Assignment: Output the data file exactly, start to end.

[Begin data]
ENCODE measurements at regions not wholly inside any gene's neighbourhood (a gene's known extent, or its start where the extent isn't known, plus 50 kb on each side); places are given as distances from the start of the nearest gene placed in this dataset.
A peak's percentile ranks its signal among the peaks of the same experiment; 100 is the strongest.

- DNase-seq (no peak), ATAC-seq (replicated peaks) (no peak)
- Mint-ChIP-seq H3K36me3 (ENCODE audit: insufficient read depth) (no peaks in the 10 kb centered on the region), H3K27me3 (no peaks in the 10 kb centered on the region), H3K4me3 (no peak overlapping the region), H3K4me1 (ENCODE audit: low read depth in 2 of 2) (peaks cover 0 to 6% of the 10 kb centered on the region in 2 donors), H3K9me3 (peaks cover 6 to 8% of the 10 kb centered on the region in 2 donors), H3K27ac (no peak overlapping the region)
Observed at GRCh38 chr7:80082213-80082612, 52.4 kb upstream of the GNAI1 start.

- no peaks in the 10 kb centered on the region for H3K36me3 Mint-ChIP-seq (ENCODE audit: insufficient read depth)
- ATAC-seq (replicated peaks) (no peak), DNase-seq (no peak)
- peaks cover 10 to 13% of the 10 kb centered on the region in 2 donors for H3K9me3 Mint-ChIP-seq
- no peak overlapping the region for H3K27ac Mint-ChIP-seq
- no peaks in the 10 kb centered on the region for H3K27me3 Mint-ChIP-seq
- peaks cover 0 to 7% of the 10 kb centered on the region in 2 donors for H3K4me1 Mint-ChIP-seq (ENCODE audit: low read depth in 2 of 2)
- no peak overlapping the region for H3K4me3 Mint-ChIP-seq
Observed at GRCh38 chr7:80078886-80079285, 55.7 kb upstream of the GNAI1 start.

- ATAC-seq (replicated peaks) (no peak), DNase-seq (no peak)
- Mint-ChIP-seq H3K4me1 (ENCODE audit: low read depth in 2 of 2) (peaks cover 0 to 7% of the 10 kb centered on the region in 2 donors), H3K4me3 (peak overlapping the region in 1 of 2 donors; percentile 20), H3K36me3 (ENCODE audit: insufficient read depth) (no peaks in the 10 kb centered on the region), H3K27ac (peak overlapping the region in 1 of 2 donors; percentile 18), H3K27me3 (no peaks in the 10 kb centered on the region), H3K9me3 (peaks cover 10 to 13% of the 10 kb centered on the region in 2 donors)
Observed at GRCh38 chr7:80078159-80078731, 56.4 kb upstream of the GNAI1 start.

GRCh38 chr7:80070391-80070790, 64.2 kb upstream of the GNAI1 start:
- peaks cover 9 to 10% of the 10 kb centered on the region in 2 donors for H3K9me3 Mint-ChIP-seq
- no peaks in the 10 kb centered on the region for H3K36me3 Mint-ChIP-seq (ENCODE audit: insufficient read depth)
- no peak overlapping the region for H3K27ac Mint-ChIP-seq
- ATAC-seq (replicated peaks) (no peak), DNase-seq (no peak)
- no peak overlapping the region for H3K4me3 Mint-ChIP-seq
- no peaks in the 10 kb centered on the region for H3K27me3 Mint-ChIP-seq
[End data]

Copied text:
ENCODE measurements at regions not wholly inside any gene's neighbourhood (a gene's known extent, or its start where the extent isn't known, plus 50 kb on each side); places are given as distances from the start of the nearest gene placed in this dataset.
A peak's percentile ranks its signal among the peaks of the same experiment; 100 is the strongest.

- DNase-seq (no peak), ATAC-seq (replicated peaks) (no peak)
- Mint-ChIP-seq H3K36me3 (ENCODE audit: insufficient read depth) (no peaks in the 10 kb centered on the region), H3K27me3 (no peaks in the 10 kb centered on the region), H3K4me3 (no peak overlapping the region), H3K4me1 (ENCODE audit: low read depth in 2 of 2) (peaks cover 0 to 6% of the 10 kb centered on the region in 2 donors), H3K9me3 (peaks cover 6 to 8% of the 10 kb centered on the region in 2 donors), H3K27ac (no peak overlapping the region)
Observed at GRCh38 chr7:80082213-80082612, 52.4 kb upstream of the GNAI1 start.

- no peaks in the 10 kb centered on the region for H3K36me3 Mint-ChIP-seq (ENCODE audit: insufficient read depth)
- ATAC-seq (replicated peaks) (no peak), DNase-seq (no peak)
- peaks cover 10 to 13% of the 10 kb centered on the region in 2 donors for H3K9me3 Mint-ChIP-seq
- no peak overlapping the region for H3K27ac Mint-ChIP-seq
- no peaks in the 10 kb centered on the region for H3K27me3 Mint-ChIP-seq
- peaks cover 0 to 7% of the 10 kb centered on the region in 2 donors for H3K4me1 Mint-ChIP-seq (ENCODE audit: low read depth in 2 of 2)
- no peak overlapping the region for H3K4me3 Mint-ChIP-seq
Observed at GRCh38 chr7:80078886-80079285, 55.7 kb upstream of the GNAI1 start.

- ATAC-seq (replicated peaks) (no peak), DNase-seq (no peak)
- Mint-ChIP-seq H3K4me1 (ENCODE audit: low read depth in 2 of 2) (peaks cover 0 to 7% of the 10 kb centered on the region in 2 donors), H3K4me3 (peak overlapping the region in 1 of 2 donors; percentile 20), H3K36me3 (ENCODE audit: insufficient read depth) (no peaks in the 10 kb centered on the region), H3K27ac (peak overlapping the region in 1 of 2 donors; percentile 18), H3K27me3 (no peaks in the 10 kb centered on the region), H3K9me3 (peaks cover 10 to 13% of the 10 kb centered on the region in 2 donors)
Observed at GRCh38 chr7:80078159-80078731, 56.4 kb upstream of the GNAI1 start.

GRCh38 chr7:80070391-80070790, 64.2 kb upstream of the GNAI1 start:
- peaks cover 9 to 10% of the 10 kb centered on the region in 2 donors for H3K9me3 Mint-ChIP-seq
- no peaks in the 10 kb centered on the region for H3K36me3 Mint-ChIP-seq (ENCODE audit: insufficient read depth)
- no peak overlapping the region for H3K27ac Mint-ChIP-seq
- ATAC-seq (replicated peaks) (no peak), DNase-seq (no peak)
- no peak overlapping the region for H3K4me3 Mint-ChIP-seq
- no peaks in the 10 kb centered on the region for H3K27me3 Mint-ChIP-seq